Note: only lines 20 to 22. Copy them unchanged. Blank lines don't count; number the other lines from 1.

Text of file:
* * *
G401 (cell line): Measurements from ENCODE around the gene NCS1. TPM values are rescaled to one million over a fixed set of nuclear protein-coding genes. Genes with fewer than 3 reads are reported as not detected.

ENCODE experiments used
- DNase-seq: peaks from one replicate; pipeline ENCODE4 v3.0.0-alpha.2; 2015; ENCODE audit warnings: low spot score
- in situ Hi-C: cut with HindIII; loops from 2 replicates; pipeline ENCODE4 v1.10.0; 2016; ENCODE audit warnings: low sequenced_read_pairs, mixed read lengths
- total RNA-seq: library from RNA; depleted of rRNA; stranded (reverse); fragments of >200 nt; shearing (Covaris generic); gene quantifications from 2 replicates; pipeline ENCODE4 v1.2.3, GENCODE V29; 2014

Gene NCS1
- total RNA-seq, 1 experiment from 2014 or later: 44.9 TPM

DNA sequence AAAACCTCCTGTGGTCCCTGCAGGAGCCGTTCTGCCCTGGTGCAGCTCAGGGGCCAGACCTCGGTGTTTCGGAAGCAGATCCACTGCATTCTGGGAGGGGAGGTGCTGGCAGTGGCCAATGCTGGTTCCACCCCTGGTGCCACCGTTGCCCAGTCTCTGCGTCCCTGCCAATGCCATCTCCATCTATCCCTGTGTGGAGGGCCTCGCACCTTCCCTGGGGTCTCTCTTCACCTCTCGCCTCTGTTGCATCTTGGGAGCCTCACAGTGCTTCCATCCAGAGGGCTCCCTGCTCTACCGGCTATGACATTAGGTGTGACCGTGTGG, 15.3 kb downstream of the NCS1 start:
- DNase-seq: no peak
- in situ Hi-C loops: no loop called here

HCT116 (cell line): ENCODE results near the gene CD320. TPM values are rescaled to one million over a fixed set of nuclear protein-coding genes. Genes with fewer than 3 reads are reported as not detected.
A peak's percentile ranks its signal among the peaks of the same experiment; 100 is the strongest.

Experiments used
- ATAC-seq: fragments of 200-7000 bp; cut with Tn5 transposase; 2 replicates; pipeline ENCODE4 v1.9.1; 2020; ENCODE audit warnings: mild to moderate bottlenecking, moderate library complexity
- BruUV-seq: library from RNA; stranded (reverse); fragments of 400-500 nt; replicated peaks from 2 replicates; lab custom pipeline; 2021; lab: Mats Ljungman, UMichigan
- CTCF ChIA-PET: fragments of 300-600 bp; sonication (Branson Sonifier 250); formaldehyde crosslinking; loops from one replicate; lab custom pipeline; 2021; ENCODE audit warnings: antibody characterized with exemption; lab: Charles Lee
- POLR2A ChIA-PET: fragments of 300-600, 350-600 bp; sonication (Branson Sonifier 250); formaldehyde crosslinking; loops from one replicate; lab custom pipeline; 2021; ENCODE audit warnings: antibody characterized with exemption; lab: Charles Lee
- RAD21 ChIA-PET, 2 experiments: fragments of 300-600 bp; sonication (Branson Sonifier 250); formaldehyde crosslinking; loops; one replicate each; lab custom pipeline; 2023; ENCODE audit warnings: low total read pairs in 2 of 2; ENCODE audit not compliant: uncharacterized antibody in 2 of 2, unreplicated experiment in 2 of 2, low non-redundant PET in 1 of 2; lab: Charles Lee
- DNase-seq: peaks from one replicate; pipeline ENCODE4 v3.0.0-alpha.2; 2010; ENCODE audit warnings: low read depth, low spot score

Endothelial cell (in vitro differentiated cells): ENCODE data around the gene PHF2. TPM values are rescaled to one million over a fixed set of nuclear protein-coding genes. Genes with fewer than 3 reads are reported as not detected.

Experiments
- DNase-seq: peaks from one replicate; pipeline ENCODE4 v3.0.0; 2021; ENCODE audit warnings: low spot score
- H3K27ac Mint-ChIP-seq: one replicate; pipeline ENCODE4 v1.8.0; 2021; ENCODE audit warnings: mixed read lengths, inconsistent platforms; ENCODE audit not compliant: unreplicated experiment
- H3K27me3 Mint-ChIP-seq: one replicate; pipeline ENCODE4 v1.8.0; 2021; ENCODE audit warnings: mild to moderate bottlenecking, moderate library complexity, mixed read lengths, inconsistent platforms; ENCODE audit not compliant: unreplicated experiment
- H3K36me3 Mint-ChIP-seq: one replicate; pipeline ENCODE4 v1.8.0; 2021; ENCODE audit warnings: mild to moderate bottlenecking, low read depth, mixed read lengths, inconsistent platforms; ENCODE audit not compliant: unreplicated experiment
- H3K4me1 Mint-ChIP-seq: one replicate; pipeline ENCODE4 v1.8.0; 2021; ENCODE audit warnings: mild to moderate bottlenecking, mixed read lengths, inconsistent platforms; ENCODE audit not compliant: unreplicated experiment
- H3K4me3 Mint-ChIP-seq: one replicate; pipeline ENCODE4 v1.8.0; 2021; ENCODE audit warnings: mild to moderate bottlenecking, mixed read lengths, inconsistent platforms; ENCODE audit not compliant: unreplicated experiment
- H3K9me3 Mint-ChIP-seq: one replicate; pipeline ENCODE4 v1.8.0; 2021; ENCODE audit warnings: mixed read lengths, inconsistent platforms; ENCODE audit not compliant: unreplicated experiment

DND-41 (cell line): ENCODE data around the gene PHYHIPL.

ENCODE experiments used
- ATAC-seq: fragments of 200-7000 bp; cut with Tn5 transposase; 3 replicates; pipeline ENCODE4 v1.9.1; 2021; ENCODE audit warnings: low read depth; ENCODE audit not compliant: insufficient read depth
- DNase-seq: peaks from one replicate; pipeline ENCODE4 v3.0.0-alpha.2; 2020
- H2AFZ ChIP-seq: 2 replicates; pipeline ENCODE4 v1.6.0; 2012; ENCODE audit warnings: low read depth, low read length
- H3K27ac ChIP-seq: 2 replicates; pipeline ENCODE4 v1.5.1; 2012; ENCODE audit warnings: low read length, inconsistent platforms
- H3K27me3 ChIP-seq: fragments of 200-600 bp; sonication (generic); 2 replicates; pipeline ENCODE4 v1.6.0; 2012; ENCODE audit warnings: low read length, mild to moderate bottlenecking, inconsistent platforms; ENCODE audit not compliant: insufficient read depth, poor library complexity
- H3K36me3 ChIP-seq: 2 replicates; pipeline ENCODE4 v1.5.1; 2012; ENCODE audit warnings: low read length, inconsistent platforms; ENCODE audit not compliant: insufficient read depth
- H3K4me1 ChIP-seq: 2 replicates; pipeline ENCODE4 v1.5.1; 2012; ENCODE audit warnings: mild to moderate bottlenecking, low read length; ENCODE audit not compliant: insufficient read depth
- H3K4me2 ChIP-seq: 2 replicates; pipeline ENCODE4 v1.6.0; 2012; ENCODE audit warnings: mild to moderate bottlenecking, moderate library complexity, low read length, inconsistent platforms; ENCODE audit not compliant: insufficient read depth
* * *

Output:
Endothelial cell (in vitro differentiated cells): ENCODE data around the gene PHF2. TPM values are rescaled to one million over a fixed set of nuclear protein-coding genes. Genes with fewer than 3 reads are reported as not detected.

Experiments
- DNase-seq: peaks from one replicate; pipeline ENCODE4 v3.0.0; 2021; ENCODE audit warnings: low spot score